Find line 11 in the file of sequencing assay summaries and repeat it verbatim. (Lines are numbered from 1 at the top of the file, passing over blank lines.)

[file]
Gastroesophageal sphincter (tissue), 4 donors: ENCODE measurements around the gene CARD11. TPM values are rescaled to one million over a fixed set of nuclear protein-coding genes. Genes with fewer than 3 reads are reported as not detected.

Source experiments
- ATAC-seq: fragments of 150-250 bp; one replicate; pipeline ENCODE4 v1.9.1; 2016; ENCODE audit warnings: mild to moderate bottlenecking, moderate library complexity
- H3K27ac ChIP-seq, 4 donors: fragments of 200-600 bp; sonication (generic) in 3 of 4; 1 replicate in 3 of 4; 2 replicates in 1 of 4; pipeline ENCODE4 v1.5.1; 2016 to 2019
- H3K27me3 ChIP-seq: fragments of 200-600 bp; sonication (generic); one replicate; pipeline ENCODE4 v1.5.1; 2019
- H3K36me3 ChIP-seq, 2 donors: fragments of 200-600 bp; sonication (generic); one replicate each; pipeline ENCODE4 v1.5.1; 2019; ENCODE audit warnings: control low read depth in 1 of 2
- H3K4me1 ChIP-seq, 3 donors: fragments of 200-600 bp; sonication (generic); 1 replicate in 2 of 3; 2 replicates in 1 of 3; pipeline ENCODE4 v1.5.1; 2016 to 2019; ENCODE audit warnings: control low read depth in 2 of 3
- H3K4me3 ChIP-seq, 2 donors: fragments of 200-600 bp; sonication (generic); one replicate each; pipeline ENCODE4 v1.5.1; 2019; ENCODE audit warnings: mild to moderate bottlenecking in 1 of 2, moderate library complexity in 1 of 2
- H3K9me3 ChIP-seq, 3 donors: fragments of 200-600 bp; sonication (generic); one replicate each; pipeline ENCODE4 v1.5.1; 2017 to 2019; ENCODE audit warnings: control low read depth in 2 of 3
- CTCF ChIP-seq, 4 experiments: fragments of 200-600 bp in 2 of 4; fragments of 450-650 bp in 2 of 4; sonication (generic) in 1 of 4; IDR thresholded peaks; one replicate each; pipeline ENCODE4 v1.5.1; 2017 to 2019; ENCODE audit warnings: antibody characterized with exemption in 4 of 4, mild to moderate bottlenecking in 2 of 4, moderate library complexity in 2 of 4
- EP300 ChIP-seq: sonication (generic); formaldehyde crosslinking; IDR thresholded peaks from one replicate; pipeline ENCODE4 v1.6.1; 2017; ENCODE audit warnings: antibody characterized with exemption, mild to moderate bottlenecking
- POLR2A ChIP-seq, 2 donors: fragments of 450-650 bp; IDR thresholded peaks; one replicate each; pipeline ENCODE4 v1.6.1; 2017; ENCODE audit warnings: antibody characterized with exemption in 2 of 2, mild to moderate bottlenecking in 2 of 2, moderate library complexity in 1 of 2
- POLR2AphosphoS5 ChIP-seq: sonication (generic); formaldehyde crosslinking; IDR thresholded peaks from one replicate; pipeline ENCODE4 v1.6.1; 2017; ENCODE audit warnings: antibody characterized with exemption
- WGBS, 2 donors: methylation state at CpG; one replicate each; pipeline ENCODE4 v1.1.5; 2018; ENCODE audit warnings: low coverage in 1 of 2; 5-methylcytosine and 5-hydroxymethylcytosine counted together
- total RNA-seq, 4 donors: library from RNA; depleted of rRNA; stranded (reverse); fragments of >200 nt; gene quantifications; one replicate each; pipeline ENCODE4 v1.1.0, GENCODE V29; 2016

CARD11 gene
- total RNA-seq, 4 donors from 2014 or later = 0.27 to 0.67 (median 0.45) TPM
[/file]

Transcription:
- EP300 ChIP-seq: sonication (generic); formaldehyde crosslinking; IDR thresholded peaks from one replicate; pipeline ENCODE4 v1.6.1; 2017; ENCODE audit warnings: antibody characterized with exemption, mild to moderate bottlenecking